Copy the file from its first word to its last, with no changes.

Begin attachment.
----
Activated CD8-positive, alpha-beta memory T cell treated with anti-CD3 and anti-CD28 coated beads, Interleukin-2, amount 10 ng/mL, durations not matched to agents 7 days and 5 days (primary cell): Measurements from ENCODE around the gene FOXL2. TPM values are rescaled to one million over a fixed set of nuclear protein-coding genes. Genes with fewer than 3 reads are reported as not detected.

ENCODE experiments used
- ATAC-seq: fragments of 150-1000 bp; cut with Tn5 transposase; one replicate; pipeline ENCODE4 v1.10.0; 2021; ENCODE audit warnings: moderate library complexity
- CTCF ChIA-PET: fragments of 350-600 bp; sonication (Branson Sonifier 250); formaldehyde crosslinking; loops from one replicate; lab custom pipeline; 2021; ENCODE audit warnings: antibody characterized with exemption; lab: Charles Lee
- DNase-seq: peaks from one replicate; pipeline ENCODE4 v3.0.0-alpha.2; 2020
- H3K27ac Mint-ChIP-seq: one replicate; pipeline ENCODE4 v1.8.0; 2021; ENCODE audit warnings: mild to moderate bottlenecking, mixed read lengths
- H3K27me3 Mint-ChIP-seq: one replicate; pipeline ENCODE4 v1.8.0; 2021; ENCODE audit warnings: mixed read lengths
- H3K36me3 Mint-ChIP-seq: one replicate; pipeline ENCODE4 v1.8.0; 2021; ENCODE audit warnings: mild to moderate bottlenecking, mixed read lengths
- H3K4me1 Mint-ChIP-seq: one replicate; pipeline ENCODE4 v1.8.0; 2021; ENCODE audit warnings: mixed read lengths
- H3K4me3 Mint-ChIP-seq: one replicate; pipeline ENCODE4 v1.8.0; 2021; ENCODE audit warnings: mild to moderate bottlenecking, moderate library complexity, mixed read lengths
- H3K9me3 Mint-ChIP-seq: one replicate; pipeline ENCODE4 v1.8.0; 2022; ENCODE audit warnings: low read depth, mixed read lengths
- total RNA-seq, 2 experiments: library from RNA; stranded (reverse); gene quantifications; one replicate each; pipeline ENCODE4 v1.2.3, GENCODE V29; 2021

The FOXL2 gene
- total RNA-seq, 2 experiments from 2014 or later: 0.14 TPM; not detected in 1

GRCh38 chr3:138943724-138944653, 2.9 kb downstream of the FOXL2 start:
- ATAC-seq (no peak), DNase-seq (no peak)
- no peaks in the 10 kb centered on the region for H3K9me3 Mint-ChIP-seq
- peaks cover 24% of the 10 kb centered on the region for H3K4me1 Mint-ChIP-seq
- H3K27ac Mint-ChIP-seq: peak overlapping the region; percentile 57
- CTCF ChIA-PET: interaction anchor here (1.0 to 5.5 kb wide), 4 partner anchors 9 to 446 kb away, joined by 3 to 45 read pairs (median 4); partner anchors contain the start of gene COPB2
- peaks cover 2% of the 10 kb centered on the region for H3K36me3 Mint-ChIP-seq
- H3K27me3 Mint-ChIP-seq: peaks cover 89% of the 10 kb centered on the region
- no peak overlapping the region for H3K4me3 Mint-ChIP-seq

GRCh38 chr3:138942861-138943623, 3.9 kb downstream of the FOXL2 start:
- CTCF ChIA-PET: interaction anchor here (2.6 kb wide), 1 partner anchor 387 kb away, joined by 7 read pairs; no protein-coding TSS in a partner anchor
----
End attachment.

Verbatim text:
Activated CD8-positive, alpha-beta memory T cell treated with anti-CD3 and anti-CD28 coated beads, Interleukin-2, amount 10 ng/mL, durations not matched to agents 7 days and 5 days (primary cell): Measurements from ENCODE around the gene FOXL2. TPM values are rescaled to one million over a fixed set of nuclear protein-coding genes. Genes with fewer than 3 reads are reported as not detected.

ENCODE experiments used
- ATAC-seq: fragments of 150-1000 bp; cut with Tn5 transposase; one replicate; pipeline ENCODE4 v1.10.0; 2021; ENCODE audit warnings: moderate library complexity
- CTCF ChIA-PET: fragments of 350-600 bp; sonication (Branson Sonifier 250); formaldehyde crosslinking; loops from one replicate; lab custom pipeline; 2021; ENCODE audit warnings: antibody characterized with exemption; lab: Charles Lee
- DNase-seq: peaks from one replicate; pipeline ENCODE4 v3.0.0-alpha.2; 2020
- H3K27ac Mint-ChIP-seq: one replicate; pipeline ENCODE4 v1.8.0; 2021; ENCODE audit warnings: mild to moderate bottlenecking, mixed read lengths
- H3K27me3 Mint-ChIP-seq: one replicate; pipeline ENCODE4 v1.8.0; 2021; ENCODE audit warnings: mixed read lengths
- H3K36me3 Mint-ChIP-seq: one replicate; pipeline ENCODE4 v1.8.0; 2021; ENCODE audit warnings: mild to moderate bottlenecking, mixed read lengths
- H3K4me1 Mint-ChIP-seq: one replicate; pipeline ENCODE4 v1.8.0; 2021; ENCODE audit warnings: mixed read lengths
- H3K4me3 Mint-ChIP-seq: one replicate; pipeline ENCODE4 v1.8.0; 2021; ENCODE audit warnings: mild to moderate bottlenecking, moderate library complexity, mixed read lengths
- H3K9me3 Mint-ChIP-seq: one replicate; pipeline ENCODE4 v1.8.0; 2022; ENCODE audit warnings: low read depth, mixed read lengths
- total RNA-seq, 2 experiments: library from RNA; stranded (reverse); gene quantifications; one replicate each; pipeline ENCODE4 v1.2.3, GENCODE V29; 2021

The FOXL2 gene
- total RNA-seq, 2 experiments from 2014 or later: 0.14 TPM; not detected in 1

GRCh38 chr3:138943724-138944653, 2.9 kb downstream of the FOXL2 start:
- ATAC-seq (no peak), DNase-seq (no peak)
- no peaks in the 10 kb centered on the region for H3K9me3 Mint-ChIP-seq
- peaks cover 24% of the 10 kb centered on the region for H3K4me1 Mint-ChIP-seq
- H3K27ac Mint-ChIP-seq: peak overlapping the region; percentile 57
- CTCF ChIA-PET: interaction anchor here (1.0 to 5.5 kb wide), 4 partner anchors 9 to 446 kb away, joined by 3 to 45 read pairs (median 4); partner anchors contain the start of gene COPB2
- peaks cover 2% of the 10 kb centered on the region for H3K36me3 Mint-ChIP-seq
- H3K27me3 Mint-ChIP-seq: peaks cover 89% of the 10 kb centered on the region
- no peak overlapping the region for H3K4me3 Mint-ChIP-seq

GRCh38 chr3:138942861-138943623, 3.9 kb downstream of the FOXL2 start:
- CTCF ChIA-PET: interaction anchor here (2.6 kb wide), 1 partner anchor 387 kb away, joined by 7 read pairs; no protein-coding TSS in a partner anchor